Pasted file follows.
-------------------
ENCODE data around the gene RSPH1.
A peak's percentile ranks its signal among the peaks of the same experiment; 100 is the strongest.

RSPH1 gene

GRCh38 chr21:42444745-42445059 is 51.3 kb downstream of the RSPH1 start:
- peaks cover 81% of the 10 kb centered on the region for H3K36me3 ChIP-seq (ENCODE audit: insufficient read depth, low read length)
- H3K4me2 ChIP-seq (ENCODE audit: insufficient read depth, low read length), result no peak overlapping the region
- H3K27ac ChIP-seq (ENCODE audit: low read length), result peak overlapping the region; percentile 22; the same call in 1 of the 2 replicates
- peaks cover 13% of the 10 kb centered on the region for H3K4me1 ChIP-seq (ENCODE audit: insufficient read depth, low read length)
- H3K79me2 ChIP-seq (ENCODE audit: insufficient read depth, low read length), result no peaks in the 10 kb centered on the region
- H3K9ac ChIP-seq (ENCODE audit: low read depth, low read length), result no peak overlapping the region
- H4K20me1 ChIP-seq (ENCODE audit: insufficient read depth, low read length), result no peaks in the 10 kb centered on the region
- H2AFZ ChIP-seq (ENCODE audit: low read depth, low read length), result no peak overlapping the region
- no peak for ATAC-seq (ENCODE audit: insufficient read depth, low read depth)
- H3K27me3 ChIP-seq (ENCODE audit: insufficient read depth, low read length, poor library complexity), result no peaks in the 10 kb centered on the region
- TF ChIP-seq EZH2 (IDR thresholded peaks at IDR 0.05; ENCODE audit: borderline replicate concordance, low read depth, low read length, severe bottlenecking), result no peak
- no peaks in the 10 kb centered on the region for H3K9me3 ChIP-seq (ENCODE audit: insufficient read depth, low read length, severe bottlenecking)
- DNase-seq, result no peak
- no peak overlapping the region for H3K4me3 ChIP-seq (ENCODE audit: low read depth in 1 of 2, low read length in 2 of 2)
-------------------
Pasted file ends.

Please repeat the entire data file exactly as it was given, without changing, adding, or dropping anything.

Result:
ENCODE data around the gene RSPH1.
A peak's percentile ranks its signal among the peaks of the same experiment; 100 is the strongest.

RSPH1 gene

GRCh38 chr21:42444745-42445059 is 51.3 kb downstream of the RSPH1 start:
- peaks cover 81% of the 10 kb centered on the region for H3K36me3 ChIP-seq (ENCODE audit: insufficient read depth, low read length)
- H3K4me2 ChIP-seq (ENCODE audit: insufficient read depth, low read length), result no peak overlapping the region
- H3K27ac ChIP-seq (ENCODE audit: low read length), result peak overlapping the region; percentile 22; the same call in 1 of the 2 replicates
- peaks cover 13% of the 10 kb centered on the region for H3K4me1 ChIP-seq (ENCODE audit: insufficient read depth, low read length)
- H3K79me2 ChIP-seq (ENCODE audit: insufficient read depth, low read length), result no peaks in the 10 kb centered on the region
- H3K9ac ChIP-seq (ENCODE audit: low read depth, low read length), result no peak overlapping the region
- H4K20me1 ChIP-seq (ENCODE audit: insufficient read depth, low read length), result no peaks in the 10 kb centered on the region
- H2AFZ ChIP-seq (ENCODE audit: low read depth, low read length), result no peak overlapping the region
- no peak for ATAC-seq (ENCODE audit: insufficient read depth, low read depth)
- H3K27me3 ChIP-seq (ENCODE audit: insufficient read depth, low read length, poor library complexity), result no peaks in the 10 kb centered on the region
- TF ChIP-seq EZH2 (IDR thresholded peaks at IDR 0.05; ENCODE audit: borderline replicate concordance, low read depth, low read length, severe bottlenecking), result no peak
- no peaks in the 10 kb centered on the region for H3K9me3 ChIP-seq (ENCODE audit: insufficient read depth, low read length, severe bottlenecking)
- DNase-seq, result no peak
- no peak overlapping the region for H3K4me3 ChIP-seq (ENCODE audit: low read depth in 1 of 2, low read length in 2 of 2)